Making decisions

Where an agenda item requires a decision to be made, ensure that decision is aligned to your organisation’s strategy and make it clear who will implement it and by when.

When the meeting is online: follow the same structure and adopt the same approach to the agenda as above. However, remember many people will be attending the meeting from home, most likely out of circumstance as opposed to choice. Be sensitive to the fact that they’ll have distractions. Children, pets, postmen and next door’s builders are all part of the background noise in the modern workplace. Also, expect variance in the equipment online attendees use to connect to the meeting. Some will be on laptops, others tablets or mobile phones. Some will use headsets, others will talk directly to their device’s microphones, meaning some attendees will come across louder than others. If you can, aim for consistency across the hardware being used to minimise these disparities. Finally, most video conferencing apps include instant messaging/chat facilities. If you have to use these, make sure you do so for technical reasons only, not to conduct an alternative, parallel meeting.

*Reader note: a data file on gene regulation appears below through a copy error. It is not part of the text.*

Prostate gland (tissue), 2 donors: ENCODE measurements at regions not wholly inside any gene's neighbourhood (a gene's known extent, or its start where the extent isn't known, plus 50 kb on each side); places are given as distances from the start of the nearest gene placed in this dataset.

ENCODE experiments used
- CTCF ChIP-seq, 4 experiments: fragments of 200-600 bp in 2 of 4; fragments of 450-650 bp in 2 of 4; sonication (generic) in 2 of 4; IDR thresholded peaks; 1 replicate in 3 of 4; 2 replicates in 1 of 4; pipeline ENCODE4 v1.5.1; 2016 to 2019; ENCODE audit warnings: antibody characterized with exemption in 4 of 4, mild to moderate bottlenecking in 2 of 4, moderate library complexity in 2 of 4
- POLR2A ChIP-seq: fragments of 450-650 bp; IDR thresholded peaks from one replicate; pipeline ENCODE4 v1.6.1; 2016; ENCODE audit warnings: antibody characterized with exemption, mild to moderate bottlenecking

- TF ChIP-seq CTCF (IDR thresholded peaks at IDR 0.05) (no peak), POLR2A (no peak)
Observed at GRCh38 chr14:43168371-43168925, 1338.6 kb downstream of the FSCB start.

Closing the meeting

How you close a meeting has a great influence on how well people remember what was discussed, shared and decided. So, briefly yet clearly, summarise what the meeting DID by:

  • Recapping on the discussions that took place and any action points arising from them;
  • Reminding attendees about the information shared at the meeting and how to access further resources; and
  • Reviewing the decisions the meeting arrived at and the actions that will follow.

Finally, agree an approximate interval between this and the next meeting, or if possible, even set a date for it.